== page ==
This is a picture of Darrow Fletcher. Before leaving for Kent I chucked a few homemade compilation cds into the car, one of which had a long run of northern soul songs on it (acquired from the usual suspects). This song really sounded good. Darrow was a child prodigy who had a massive run of singles in the late 60s through to the late 70s. The Pain Just Gets A Little Deeper was released in 1966 and was apparently a favourite at The Twisted Wheel. Listen to this and it's easy to see why.

Darrow Fletcher is not the Manchester United and Scotland midfielder Darren Fletcher. But for us United fans as this season has gone on the pain has gotten a little deeper. Rumours abound that David Moyes may lose his job today. I think it's the right thing if he does- it's not really worked out has it? 

Sunday, 13 April 2014

September Gurl

I've never quite been able to figure out quite why Big Star are held in such high esteem by certain middle aged men. The first album baffled me when I first got it, twenty years ago. It just sounded like southern boogie to me and I expected so much more. On the other hand there are some great tunes on the second album (Radio City) and Third/Sister Lovers has got its moments.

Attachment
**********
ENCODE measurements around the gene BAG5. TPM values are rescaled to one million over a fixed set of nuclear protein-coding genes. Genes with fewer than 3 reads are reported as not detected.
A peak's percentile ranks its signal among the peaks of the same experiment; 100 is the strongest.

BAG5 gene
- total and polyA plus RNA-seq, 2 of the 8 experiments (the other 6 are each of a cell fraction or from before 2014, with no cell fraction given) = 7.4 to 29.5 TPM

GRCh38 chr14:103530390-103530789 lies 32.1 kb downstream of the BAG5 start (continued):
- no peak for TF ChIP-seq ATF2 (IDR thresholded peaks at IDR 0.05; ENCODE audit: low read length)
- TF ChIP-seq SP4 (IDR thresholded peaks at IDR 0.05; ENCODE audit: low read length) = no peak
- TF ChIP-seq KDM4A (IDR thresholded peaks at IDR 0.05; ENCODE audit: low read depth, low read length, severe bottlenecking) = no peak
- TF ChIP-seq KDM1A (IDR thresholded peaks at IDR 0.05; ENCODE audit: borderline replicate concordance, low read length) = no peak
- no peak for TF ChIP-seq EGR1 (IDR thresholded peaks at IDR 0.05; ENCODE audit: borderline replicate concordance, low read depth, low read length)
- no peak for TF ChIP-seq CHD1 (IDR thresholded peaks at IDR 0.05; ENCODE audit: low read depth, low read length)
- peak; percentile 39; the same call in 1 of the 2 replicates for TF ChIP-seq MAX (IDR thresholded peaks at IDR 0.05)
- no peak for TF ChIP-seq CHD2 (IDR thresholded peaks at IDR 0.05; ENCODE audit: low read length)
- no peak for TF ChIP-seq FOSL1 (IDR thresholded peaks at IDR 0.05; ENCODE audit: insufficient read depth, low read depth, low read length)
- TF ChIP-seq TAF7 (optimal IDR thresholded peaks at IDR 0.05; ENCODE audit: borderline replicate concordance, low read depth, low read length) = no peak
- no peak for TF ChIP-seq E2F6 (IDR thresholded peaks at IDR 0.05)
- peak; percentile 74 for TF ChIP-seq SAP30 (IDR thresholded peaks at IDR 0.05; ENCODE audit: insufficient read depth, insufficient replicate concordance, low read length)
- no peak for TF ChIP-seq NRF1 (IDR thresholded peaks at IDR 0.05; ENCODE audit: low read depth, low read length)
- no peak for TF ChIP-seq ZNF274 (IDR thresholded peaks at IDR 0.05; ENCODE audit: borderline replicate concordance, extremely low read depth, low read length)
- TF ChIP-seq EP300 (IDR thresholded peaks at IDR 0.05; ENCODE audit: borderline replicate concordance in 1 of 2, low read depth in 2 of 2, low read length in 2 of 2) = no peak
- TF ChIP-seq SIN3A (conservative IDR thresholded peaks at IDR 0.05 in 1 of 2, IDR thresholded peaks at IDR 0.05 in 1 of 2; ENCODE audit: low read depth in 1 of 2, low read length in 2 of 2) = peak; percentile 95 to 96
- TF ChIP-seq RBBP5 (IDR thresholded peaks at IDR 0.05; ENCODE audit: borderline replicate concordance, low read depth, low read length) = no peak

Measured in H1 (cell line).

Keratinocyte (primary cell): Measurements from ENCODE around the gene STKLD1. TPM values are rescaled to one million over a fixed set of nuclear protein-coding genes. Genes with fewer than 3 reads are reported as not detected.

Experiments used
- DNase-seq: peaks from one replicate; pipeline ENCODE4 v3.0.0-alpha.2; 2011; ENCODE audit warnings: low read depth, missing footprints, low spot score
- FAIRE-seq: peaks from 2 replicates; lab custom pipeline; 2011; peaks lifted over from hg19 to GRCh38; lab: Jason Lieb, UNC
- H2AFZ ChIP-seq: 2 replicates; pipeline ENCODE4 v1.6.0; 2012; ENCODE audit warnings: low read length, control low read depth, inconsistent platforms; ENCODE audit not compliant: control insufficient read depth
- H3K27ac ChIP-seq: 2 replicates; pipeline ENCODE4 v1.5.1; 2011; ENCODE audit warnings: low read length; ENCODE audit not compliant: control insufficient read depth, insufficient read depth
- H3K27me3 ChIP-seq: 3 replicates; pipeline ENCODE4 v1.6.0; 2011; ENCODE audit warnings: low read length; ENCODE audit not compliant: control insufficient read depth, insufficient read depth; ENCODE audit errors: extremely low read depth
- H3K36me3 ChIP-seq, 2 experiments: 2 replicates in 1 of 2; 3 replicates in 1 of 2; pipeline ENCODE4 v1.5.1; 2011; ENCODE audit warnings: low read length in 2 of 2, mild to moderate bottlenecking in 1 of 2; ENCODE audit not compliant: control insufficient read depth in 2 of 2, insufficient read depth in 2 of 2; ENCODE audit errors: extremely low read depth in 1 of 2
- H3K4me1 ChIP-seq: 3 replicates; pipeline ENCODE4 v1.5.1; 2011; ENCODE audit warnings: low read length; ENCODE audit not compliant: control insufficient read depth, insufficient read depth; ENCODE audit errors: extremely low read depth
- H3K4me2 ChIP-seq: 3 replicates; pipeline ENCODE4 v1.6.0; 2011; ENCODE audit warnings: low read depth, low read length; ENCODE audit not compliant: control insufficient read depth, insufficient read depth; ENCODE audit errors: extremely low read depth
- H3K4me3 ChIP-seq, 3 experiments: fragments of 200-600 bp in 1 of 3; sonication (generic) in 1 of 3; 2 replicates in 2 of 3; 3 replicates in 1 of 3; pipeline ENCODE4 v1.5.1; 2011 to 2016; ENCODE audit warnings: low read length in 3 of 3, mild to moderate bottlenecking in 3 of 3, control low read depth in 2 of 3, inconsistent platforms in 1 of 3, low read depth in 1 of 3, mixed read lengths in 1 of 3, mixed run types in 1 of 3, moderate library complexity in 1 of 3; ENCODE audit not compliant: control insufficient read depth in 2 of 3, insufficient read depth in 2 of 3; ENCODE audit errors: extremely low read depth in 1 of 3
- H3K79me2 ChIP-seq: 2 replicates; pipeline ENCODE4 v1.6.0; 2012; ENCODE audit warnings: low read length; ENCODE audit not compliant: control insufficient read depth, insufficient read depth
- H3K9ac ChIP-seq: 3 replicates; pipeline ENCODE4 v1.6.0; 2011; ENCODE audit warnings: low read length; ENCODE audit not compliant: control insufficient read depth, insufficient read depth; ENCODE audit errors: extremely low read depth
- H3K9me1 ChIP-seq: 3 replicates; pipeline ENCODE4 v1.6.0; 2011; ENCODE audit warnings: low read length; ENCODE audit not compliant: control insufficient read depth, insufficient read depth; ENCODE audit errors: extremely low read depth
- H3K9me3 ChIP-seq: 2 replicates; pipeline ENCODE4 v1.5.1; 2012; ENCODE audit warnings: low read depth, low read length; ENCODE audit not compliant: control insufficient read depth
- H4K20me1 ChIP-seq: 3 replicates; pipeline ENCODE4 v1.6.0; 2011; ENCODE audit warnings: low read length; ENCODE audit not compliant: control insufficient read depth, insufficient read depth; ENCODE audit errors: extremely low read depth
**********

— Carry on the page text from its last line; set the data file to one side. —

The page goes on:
September Gurls is an absolutely beautiful little guitar song, ragged and yearning, a real head turner (and yes, it did provide Teenage Fanclub with the template for Bandwagonesque, but that's fine). George posted September Gurls a few weeks ago, so I'll provide you instead with this cover version by The Bangles, from back in the mid-80s. They smoothed it out, glossed it up a bit, Rickenbackers chiming away.

September Gurls

Susanna Hoffs didn't actually sing September Gurls, fellow Bangle Michael Steele did. Susanna isn't a September gurl, she's a January gurl, birthday-wise. I just looked it up. It has stunned me somewhat to realise that Susanna Hoffs is 55.

As of today we're off on holiday for a week, back late on Easter Monday, so most likely I won't post anything until the Tuesday. Hopefully you can manage without my meandering waffle for a week. However, if you do happen to pop in here while I'm away you will get to look at this picture of Susanna Hoffs, so it's not all bad is it?

Saturday, 12 April 2014